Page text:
Admins eHow SysAdmin Tips & Tricks

April 5, 2017

How to monitor bandwidth/traffic usage on a router

Filed under: Networking — Tags: , , , , , — admin @ 4:32 pm

Usually users dont care about their Internet traffic usage, especially on broadband lines as ISP’s provide unmetered bandwidth.
Unfortunately it is not the case for everyone, I have to pay for every single gigabyte of traffic that I use to my ISP. Can you believe that !?
Recently I noticed my ISP usage statistics are a tad high, so I decided to log my usage myself and compare it to my ISP stats.
I have a Mikrotik router which is somewhat advanced, so I expected an easy straight forward solution to measure my daily traffic, but to my surprise I was wrong.
Most solutions available are inaccurate -like query speed of interface every 5 minutes and calculate an estimate- or hard to implement and overkill.
So I came up with a novel idea. Here is the principle:
Most routers keep inbound & outbound bandwidth counters of their network interfaces. If we can query these numbers through SNMP on predefined intervals, we can calculate interface traffic precisely.

I am not going to tell you exactly how to do this, because it can be different for different routers, but principles are same:
First enable SNMP on your router. We need a read only community secret to query the interface stats. do it based on your router manual.
Now we need to find the exact OID of the counter that we want to query. Fortunately we can do it easily using Linux, I used my rasberrypi for this.
Simply run the following command :

snmpwalk -v2c -c SECRET_NAME -O e ROUTER_IP

Replace SECRET_NAME & ROUTER_IP accordingly.
It will query all of available OIDs on your router and you will get a long list of all kind of stats.
Here is what I got:

root@raspberrypi:~ # snmpwalk -v2c -c XXXX -O e 192.168.X.X
iso. = STRING: "pppoe-out1"

Nice ! I found the OID of the name of the interface that I want to track ! now I am interested in any OID ending in “.7” which is the index of interface.
Here is how you can cheat now, go into web interface of your router and read the counter and try to find it in the snmpwalk output:

iso. = Counter64: 10691336085

Cool! now we have the OID which we need: “iso.” (pay attention it ends in “.7”)
Now we can query this OID whenever we want and record it. In my case it shows the inbound traffic on interface “pppoe-out1”.
Use snmpget command to query the OID:

snmpget -v2c -c SECRET_NAME -O q ROUTER_IP OID

The easiest way to set this up is to set a cronjob to query the interface on regular intervals. As I am only interested in Daily traffic usage, I set it to run once daily. You can set it to run every hour or even every minute. As I am a simple soul, I use a simple text file to record my logs, but it is possible to record the data in all kind of formats or even write it into a DB engine. it depends on how you want to process your data. Here is my cronjob :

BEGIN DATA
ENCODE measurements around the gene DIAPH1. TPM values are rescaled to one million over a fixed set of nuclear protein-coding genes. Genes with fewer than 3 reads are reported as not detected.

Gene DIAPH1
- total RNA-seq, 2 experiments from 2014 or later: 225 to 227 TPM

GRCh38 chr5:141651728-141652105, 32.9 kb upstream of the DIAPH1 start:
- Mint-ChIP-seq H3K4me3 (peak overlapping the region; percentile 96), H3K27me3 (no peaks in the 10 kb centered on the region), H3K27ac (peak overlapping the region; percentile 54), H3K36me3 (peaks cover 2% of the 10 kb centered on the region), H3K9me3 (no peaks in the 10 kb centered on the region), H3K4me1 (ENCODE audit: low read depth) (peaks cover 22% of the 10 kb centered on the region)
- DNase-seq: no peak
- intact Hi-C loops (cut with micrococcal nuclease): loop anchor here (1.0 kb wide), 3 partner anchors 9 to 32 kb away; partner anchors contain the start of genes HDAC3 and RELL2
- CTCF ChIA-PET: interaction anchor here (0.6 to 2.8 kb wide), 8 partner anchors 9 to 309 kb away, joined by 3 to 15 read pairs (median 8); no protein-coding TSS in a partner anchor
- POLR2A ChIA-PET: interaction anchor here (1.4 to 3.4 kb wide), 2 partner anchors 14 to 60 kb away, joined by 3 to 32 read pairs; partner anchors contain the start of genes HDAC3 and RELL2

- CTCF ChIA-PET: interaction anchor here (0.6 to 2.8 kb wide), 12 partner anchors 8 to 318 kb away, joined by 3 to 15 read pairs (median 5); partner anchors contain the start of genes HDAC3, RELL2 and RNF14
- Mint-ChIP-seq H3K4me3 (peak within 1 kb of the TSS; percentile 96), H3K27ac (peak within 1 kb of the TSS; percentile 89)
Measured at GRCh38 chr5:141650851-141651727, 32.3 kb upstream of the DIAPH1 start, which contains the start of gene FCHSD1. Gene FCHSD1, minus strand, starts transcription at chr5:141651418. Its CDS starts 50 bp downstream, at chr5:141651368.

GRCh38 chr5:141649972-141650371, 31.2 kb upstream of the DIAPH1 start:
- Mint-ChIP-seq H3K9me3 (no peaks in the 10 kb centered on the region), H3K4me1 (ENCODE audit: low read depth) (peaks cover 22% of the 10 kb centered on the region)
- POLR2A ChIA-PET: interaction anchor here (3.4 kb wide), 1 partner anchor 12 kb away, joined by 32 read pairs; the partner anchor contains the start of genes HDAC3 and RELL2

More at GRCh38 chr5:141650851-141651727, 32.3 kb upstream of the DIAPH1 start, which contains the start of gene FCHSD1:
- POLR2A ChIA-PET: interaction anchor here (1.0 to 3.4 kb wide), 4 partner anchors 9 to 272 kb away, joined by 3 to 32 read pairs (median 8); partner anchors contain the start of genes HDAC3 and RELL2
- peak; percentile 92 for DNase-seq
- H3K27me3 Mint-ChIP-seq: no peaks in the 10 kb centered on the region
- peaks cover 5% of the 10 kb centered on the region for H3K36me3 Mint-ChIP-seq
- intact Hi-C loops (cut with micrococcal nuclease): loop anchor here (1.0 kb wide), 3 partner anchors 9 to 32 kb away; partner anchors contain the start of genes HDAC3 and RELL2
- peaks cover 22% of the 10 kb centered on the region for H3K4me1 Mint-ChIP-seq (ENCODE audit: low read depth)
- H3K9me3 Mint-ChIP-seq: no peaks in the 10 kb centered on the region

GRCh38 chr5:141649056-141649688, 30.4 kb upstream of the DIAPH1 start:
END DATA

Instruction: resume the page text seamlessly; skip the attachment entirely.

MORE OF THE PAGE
0 0 * * * echo `date \+\%F`| tr '\n' ',' >> /var/log/dl-bw.log;snmpget -v2c -c XXXXX -O q 192.168.X.X iso. | cut -d ' ' -f2 >> /var/log/dl-bw.log

It queries the interface every night on 12:00 AM and appends the data to /var/log/dl-bw.log
If you subtract today’s value from yesterday’s, you would get today’s usage 😉
I am not suggesting to do it manually! You should write a program to process these data and present it to you as you wish.
But you got the idea now. Good luck 😀

EDIT : Well, actually writing this long post motivated me to make my bandwidth monitoring more fun! so I changed the monitoring interval to 5 minutes and wrote a little NodeJS program to process the data and upload the data to so I can have a nice chart 😀
Here is my new cronjob

*/5 * * * * echo `date \+\%s`| tr '\n' ',' >> /var/log/dl-bw.log;snmpget -v2c -c XXXXX -O q 192.168.X.X iso. | cut -d ' ' -f2 >> /var/log/dl-bw.log

And my little NodeJS program to process the data, I have removed the private data from the code :

const fs = require('fs');
const plotly = require('plotly')('XXXX', 'XXXXX'); // plotly API keys
const lineReader = require('readline');
const moment = require('moment-timezone');

var lr = lineReader.createInterface({
    input: fs.createReadStream('/var/log/dl-bw.log')

var ref = 0;
var yarr = [],
    xarr = [];

lr.on('line', function(line) {
    s = line.split(',');
    if (ref == 0) {
        ref = s[1];
        xarr.push(moment(s[0], 'X').tz("America/Los_Angeles").format('MMMM Do, h:mm:ss a'));
    } else {
        xarr.push(moment(s[0], 'X').tz("America/Los_Angeles").format('MMMM Do, h:mm:ss a'));
        yarr.push(Math.round((s[1] - ref) / 1048576)); // convert to MB

lr.on('close', () => {
    var data1 = {
        "name": "BW USAGE",
        "x": xarr,
        "y": yarr,
        "line": {
            "dash": "solid",
            "shape": "spline"
        "type": "scatter"

    var data = [data1];
    var graphOptions = {
        filename: 'BW_Graph',
        fileopt: "overwrite"

    plotly.plot(data, graphOptions, function(err, msg) {


And it is the result:

Powered by WordPress